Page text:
In order to obtain protection of your assets from potential creditors, you must do the necessary planning now before any litigation actions accrue. If an action has already matured to the extent that it is identifiable by you, then asset protection planning as to that creditor may not be able to be completed. However, asset protection planning can still be completed as to other future creditors.
The assets already protected from creditors in Texas include your homestead, life insurance policies, annuities, and, to a large degree but not absolutely, assets held in and the money you can take as withdrawals from, any plan that qualifies under the Internal Revenue Code as: (1) a stock bonus, pension, profit-sharing or similar plan; (2) a 403(b) account; or (3) an IRA or SEP account.
With your business assets, if you are running your business in the form of a sole proprietorship, then such assets are definitely not protected from creditors, and you will be held personally liable for any judgments accruing in the business. If you run your business in the form of a corporation, then the assets in such a business are not protected from judgments against you personally as the shares in a corporation do not have the same level of protection provided to them under the Texas statues as are provided to the interests of a Limited Liability Company (LLC) or a Limited Partnership (LP).
If you run your business in the form of a LLC or LP, then such business assets are protected to an extent from your personal judgments being executed against them. The reason why such assets are protected from such judgments is because the Texas statues give a higher level of protection to the interests in an LLC and a LP compared to corporations. The Texas statutes basically poison LLC and LP interest against a creditor trying to take the assets in such an entity. However, if it came down to a choice between an LLC or an LP, I would choose the LP with an LLC general partner because the bankruptcy courts have not lawed out question protection with these interests. Bankruptcy courts have stated that LLC interests held by a single member do not have protection against membership interest because there is no part to protect.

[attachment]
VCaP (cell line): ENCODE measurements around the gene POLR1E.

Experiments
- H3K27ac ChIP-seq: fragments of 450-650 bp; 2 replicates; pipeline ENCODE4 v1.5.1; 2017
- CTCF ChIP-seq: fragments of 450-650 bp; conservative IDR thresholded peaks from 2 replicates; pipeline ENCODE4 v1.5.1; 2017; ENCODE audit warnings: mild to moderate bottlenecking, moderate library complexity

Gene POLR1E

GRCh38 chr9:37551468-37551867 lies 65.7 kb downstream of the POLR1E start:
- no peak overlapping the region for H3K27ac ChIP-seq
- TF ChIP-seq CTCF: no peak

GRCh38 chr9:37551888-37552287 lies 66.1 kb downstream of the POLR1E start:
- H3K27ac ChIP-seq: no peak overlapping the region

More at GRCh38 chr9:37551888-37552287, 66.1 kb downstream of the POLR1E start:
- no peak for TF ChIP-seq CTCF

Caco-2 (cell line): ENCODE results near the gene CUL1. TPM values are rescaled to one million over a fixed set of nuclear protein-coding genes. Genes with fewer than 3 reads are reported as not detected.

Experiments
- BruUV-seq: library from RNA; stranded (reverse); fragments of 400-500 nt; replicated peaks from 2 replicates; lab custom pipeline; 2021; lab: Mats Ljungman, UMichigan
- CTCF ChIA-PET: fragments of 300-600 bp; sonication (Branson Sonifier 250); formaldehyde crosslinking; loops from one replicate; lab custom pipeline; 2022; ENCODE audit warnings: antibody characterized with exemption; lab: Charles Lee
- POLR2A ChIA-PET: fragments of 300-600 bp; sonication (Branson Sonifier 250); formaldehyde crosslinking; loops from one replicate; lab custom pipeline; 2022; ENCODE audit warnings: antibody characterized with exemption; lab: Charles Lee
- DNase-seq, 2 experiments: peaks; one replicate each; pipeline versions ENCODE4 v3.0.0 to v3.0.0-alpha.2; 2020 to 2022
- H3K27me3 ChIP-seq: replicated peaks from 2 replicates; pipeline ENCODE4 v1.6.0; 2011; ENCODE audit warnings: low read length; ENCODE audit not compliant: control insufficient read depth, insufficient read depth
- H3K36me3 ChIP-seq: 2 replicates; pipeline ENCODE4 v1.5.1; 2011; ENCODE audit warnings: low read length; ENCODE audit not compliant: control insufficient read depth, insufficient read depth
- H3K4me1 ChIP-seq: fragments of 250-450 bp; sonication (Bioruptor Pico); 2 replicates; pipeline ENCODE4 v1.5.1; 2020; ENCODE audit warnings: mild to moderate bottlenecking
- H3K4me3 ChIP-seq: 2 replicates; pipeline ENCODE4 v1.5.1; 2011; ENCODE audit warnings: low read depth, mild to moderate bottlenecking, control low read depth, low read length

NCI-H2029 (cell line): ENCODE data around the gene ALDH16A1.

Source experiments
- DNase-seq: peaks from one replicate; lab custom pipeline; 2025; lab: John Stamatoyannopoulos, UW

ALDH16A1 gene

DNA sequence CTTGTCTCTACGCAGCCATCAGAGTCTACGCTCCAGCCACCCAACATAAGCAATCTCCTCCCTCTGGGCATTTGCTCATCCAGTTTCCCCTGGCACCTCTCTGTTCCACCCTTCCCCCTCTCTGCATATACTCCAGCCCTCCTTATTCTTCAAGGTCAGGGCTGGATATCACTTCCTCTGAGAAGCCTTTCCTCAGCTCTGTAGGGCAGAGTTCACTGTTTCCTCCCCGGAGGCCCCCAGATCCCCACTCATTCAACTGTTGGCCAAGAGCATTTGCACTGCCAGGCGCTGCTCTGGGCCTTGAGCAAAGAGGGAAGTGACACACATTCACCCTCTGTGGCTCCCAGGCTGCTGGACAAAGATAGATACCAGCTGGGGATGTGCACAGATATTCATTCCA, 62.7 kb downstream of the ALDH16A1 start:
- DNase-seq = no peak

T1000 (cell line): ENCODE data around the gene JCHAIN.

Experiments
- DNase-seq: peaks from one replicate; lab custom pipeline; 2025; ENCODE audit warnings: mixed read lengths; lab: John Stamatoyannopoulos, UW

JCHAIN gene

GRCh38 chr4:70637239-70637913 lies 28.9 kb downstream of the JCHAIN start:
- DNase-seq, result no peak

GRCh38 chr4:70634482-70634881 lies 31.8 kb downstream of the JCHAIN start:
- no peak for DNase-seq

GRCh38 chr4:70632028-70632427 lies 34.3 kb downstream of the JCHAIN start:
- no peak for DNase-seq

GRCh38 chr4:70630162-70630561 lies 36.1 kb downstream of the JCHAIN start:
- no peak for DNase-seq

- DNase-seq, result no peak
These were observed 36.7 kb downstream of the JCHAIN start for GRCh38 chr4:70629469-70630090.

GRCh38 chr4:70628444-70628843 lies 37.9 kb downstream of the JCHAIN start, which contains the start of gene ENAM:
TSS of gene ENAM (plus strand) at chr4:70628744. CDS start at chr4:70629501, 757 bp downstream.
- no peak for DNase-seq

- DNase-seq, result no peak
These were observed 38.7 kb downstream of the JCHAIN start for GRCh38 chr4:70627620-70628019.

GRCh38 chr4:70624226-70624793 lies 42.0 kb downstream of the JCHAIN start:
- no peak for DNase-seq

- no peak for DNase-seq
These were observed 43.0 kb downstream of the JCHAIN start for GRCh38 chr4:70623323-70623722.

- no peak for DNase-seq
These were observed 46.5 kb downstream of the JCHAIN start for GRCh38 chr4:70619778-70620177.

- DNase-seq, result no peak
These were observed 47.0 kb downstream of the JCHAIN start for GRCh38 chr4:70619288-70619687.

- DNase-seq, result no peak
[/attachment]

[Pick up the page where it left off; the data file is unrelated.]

Personal judgments against you can accrue if, for example, you have a bad car accident or your pet dog “fluffy” attacks and kills a child. In such circumstances, all the assets you own, including your business interests, but excluding the exempt assets, can be executed upon for payment of the judgment. If you have protected your business assets and your non-exempt personal assets such as any non-homestead real property and non-retirement securities in separate LPs with an LLC general partner, then you will be in a strong position to bargain a settlement on the judgment, if you desire.
If you currently have a sole proprietorship, then it would be very easy for you to change your business form to an LLC or an LP. If you currently have a corporation, then it would be in your best interest to convert the corporation to a LP with an LLC general partner as you will receive the business asset protection along with the reduction in franchise tax.
Another asset protection technique involves the creation of an off-shore trust in the Cayman Islands or Cook Islands. Laws have been implemented in those jurisdictions that make it extremely difficult for creditors to reach any assets in such a trust. However, the creation of an off-shore trust is very complex, very expensive and subject to the laws of a foreign country. Therefore, it is not advisable to create such a trust unless there are no other viable asset protection alternatives available in Texas. As indicated, the creation of an LLC and LP are a viable, less costly, alternative to the creation of an off-shore trust.
Additional protections for your assets can be done by making sure your estate planning is up to date and spendthrift trusts are created for your spouse and your children to be held for their lives. As stated in previous articles, these types of trusts are protected from all kinds of creditors.
Under the Texas Fraudulent Conveyance Act, Section 24.005 provides that a transfer made or obligation incurred by a debtor is fraudulent as to a creditor, whether the creditor.